Despite a not-quite-full apology by Pope Benedict XVI, protests by offended Muslims continue around the world. If the Pope intended to highlight ambiguities or tensions within Islam around the issue of violence, then ironically, some of the protests and reactions by Muslims serve to confrim his point. A number of churches in Gaza have been burned, a nun was murdered in Somalia. And of course al Qaeda has weighed in with its customary vehemence. This New York Times article lists some of the reactions here. One cleric from Indonesia says this in tha article:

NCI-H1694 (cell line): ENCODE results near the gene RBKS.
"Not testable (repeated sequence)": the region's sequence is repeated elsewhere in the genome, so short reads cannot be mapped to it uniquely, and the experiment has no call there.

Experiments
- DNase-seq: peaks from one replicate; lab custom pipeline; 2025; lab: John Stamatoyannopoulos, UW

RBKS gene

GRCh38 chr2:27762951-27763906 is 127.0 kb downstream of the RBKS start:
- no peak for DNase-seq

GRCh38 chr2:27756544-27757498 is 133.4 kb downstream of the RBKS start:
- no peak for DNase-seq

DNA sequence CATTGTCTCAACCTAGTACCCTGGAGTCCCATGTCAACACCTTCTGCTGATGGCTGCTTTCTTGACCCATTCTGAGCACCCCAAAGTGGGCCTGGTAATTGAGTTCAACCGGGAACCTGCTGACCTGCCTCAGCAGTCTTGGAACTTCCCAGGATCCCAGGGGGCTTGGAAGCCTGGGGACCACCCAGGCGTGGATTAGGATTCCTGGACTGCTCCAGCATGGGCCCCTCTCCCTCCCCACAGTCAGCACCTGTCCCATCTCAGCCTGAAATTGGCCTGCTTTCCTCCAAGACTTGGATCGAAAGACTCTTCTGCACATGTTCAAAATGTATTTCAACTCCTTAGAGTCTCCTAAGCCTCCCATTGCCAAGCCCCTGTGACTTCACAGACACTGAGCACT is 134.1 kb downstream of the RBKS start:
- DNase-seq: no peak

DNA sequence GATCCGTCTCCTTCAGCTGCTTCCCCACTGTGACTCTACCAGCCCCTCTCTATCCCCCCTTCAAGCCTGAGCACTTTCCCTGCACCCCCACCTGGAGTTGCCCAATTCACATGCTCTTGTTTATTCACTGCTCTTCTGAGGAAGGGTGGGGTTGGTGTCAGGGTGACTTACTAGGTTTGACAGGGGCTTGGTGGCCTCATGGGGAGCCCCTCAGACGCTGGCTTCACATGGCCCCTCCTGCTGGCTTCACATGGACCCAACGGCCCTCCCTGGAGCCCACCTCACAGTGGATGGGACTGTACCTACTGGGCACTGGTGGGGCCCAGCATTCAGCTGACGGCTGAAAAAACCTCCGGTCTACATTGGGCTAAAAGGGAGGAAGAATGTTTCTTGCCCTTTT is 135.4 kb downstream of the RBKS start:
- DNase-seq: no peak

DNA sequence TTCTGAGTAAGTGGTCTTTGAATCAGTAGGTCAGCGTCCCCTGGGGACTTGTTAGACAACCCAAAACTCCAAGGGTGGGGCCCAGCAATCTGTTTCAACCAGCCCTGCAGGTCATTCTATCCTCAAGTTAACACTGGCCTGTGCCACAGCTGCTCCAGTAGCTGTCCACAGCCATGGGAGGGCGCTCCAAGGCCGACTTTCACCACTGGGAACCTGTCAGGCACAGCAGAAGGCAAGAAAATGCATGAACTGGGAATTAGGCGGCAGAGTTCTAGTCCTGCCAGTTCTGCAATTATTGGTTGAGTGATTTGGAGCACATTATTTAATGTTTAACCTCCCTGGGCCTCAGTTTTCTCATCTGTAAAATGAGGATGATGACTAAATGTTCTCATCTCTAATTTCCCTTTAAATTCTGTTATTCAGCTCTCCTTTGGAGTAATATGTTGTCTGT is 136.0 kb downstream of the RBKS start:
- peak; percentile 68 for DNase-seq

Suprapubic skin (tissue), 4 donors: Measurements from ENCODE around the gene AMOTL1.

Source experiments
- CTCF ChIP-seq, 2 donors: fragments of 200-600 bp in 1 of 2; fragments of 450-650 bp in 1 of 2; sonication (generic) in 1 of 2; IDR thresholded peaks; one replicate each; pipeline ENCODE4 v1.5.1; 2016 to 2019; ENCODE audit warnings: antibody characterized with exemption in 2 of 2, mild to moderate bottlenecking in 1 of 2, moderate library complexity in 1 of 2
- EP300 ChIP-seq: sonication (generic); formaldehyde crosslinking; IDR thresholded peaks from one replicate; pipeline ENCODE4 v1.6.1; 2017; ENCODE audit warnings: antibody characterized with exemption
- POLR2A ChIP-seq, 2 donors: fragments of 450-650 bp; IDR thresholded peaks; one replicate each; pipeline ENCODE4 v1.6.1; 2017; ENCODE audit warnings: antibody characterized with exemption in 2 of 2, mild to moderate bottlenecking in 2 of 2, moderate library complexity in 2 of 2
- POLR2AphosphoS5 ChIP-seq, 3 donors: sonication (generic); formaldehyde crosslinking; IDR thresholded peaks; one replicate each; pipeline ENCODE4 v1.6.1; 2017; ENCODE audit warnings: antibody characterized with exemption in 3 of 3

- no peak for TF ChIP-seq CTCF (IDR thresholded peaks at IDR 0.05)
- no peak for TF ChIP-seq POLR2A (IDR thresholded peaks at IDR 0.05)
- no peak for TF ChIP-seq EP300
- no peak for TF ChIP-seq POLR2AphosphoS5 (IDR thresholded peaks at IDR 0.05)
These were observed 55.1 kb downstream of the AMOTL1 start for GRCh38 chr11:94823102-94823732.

“The pope has apologized, and that’s enough, so let’s calm down,” said Hasyim Muzadi, head of Indonesia’s largest Islamic organization, Nahdlatul Ulama. “If we remain furious, then the pope will be proved correct.”
The Pope may have a valid theological point about Islam’s position on violence (I don’t know nearly enough about Islam to judge this). The actions of Muslim extremists and terrorists certainly justify deep inquiry. Debate and dialog would probably be healthy. I don’t think the Pope wants a dialog with Islam though, otherwise he would have chosen his words much more diplomatically. He wants to put Christianity, and the Catholic Church in particular, squarely in the Western camp.